An executive director in Goldman Sachs’s London office just attempted to drive a wooden stake right into the heart of the firm famously described by journalist Matt Taibbi as a "vampire squid."
Greg Smith, who ran an equities derivative desk for Goldman, penned a devastating Op-Ed for the New York Times today.
“I believe I have worked here long enough to understand the trajectory of its culture, its people and its identity. And I can honestly say that the environment now is as toxic and destructive as I have ever seen it,” Smith writes.
The most damaging line of criticism Smith aims at Goldman revolves around his allegations that the current leadership has overseen a deterioration of the firm’s culture.
It might sound surprising to a skeptical public, but culture was always a vital part of Goldman Sachs’s success. It revolved around teamwork, integrity, a spirit of humility, and always doing right by our clients. The culture was the secret sauce that made this place great and allowed us to earn our clients’ trust for 143 years. It wasn’t just about making money; this alone will not sustain a firm for so long. It had something to do with pride and belief in the organization. I am sad to say that I look around today and see virtually no trace of the culture that made me love working for this firm for many years. I no longer have the pride, or the belief.
This cuts right to Goldman’s self-image. The firm has always prided itself as having a unique culture—and touted this culture to both potential employees and potential clients. It forms a crucial part of Goldman’s client sales message and recruiting message.
Claiming that Goldman has lost its culture is like driving a stake toward the heart of firm.
Smith says that the interests of Goldman’s clients are “sidelined” in the interest of making money for the firm. Employees are rewarded for selling clients “the stocks or other products that we are trying to get rid of because they are not seen as having a lot of potential profit,” or convincing them to trade “whatever will bring the biggest profit to Goldman.”
“Call me old-fashioned, but I don’t like selling my clients a product that is wrong for them,” he writes.
Goldman is now scrambling to reassure clients and its own employees that Smith’s claims do not reflect the truth about the firm.
“In our view, we will only be successful if our clients are successful,” Goldman said in a statement today. “This fundamental truth lies at the heart of how we conduct ourselves.”
Smith’s Op-Ed comes just two weeks after a Delaware judge blasted Goldman for conflicts of interest, in a deal where it stands to earn a $20 million fee for a merger where its long-time client was acquired by a company in which Goldman has a large ownership stake. It follows a string of public-relations and legal setbacks for Goldman, including a lawsuit filed by the Securitities and Exchange Commission that resulted in Goldman paying a record $550 million, and Matt Taibbi’s famous characterization of Goldman as a multi-tentacled, aquatic blood-sucker.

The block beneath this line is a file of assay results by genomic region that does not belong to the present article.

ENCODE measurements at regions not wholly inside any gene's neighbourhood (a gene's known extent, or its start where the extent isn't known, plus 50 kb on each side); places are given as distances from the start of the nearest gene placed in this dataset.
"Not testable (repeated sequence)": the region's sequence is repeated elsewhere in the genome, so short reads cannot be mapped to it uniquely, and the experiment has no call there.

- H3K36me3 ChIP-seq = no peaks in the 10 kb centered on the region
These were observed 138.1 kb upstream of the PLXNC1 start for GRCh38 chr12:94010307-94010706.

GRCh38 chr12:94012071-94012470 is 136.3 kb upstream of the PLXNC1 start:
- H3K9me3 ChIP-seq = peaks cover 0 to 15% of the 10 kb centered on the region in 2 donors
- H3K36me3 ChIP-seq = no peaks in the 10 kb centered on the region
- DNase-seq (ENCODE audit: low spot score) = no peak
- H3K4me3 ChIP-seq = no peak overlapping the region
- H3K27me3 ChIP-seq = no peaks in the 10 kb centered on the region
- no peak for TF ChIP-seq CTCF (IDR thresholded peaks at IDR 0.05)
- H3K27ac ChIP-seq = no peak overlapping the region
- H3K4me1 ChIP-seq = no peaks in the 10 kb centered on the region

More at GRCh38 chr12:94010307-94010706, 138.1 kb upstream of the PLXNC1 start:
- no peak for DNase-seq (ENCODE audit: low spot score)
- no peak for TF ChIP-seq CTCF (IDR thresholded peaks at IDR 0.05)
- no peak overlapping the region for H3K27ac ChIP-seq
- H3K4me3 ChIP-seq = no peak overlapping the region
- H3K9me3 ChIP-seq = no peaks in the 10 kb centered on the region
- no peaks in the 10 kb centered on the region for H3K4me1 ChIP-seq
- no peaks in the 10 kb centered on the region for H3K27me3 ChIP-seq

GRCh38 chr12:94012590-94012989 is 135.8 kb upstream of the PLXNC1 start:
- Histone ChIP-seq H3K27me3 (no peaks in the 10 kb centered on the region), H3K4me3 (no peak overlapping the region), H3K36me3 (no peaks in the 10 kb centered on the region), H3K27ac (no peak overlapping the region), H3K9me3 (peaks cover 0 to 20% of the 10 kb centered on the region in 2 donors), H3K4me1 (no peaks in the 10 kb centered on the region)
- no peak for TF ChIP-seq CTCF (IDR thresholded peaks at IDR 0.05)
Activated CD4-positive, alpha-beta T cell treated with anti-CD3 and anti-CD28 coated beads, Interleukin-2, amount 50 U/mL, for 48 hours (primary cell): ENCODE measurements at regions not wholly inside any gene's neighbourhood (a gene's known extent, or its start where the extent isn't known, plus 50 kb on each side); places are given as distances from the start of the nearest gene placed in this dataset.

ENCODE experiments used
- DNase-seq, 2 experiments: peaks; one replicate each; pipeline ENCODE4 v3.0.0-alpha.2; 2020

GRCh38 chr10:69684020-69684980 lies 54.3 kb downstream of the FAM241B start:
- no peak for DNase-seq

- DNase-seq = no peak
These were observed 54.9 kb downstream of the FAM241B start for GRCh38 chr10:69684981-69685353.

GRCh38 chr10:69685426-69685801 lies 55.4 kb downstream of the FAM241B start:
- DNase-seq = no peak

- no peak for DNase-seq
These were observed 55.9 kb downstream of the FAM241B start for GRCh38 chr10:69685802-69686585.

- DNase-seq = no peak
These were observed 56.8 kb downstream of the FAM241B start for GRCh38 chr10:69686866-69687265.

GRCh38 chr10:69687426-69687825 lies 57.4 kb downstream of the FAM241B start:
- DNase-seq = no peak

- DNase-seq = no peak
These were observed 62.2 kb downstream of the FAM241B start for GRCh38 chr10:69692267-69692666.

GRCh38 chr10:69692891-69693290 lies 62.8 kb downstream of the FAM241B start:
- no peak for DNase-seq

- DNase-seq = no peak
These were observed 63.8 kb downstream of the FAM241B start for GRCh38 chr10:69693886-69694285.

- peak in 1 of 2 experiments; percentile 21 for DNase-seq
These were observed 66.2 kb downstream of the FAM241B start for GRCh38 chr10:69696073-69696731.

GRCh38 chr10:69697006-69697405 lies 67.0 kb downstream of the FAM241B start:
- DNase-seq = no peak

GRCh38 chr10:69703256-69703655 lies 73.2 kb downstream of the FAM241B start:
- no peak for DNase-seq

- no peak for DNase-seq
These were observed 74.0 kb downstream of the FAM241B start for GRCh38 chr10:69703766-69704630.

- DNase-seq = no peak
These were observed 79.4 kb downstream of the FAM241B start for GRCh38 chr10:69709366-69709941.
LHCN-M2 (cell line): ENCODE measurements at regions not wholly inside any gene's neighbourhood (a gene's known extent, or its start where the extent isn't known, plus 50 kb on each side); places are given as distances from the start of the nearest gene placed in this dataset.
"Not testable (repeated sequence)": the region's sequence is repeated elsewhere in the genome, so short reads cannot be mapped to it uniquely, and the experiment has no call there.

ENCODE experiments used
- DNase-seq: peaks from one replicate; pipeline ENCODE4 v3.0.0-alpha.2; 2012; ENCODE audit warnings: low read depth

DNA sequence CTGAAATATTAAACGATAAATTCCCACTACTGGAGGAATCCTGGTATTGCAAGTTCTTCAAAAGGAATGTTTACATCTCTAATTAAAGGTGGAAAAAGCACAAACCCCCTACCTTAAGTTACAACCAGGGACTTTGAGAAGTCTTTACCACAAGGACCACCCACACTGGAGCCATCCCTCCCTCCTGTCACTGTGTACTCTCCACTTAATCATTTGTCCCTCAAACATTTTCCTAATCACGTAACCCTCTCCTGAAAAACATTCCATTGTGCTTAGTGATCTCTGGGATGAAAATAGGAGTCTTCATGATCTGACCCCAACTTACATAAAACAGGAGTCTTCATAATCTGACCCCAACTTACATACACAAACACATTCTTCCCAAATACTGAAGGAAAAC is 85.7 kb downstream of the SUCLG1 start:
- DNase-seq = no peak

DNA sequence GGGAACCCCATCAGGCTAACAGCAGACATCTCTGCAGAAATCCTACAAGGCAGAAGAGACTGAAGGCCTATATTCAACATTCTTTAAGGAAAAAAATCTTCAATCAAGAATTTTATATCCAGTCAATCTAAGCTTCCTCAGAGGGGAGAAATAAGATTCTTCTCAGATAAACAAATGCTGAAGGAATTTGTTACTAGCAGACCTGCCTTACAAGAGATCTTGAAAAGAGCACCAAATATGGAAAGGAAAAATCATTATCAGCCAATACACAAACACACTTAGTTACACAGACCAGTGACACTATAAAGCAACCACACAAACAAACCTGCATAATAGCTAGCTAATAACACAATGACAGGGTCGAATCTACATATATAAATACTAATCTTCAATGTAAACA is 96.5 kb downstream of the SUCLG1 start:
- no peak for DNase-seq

A year ago, Goldman concluded an internal review by its “Business Standards Committee” that resulted in an internal restructuring intended to address client concerns that the firm was departing from “its traditional values and business principles given the changes to the firm’s size.” The word “client” appears 372 times in the 63-page report. But that report and the changes that followed have been criticized as “banal” and “far from overwhelming.”
Privately, some of Goldman's defenders have claimed over the past several years that the firm has been a victim of its own success. They believe that the firm’s success at navigating the financial crisis more ably than its rivals provoked attacks based on envy and ignorance. Others, however, say this attitude is an indication of a dangerous level of ego-mania at Goldman.
“They think of everyone else as ‘muppets,’” one former Goldman client told me, echoing the word Smith says Goldman employees regularly use to describe clients.
Smith’s departure is the latest in a long series of high-profile exits from the firm. After several years in which an unusually low number of partners left the firm, the past year or so has seen a marked uptick in number of Goldman partners leaving. Some say this is a result of a tougher business and regulatory environment, plus lower compensation levels.
A cynic could even wonder if Smith himself would have penned such an acid piece if Goldman was still paying the kinds of bonuses it paid out before the crisis. Some say it is easier to notice a cultural decline when the money dries up.
“This guy was there in 2006, right? He’s claiming that the culture wasn’t as toxic then? I call bulls**t. He just didn’t mind when he was getting paid,” said one former Goldman employee, who worked in the New York office, when asked about Smith’s Op-Ed.
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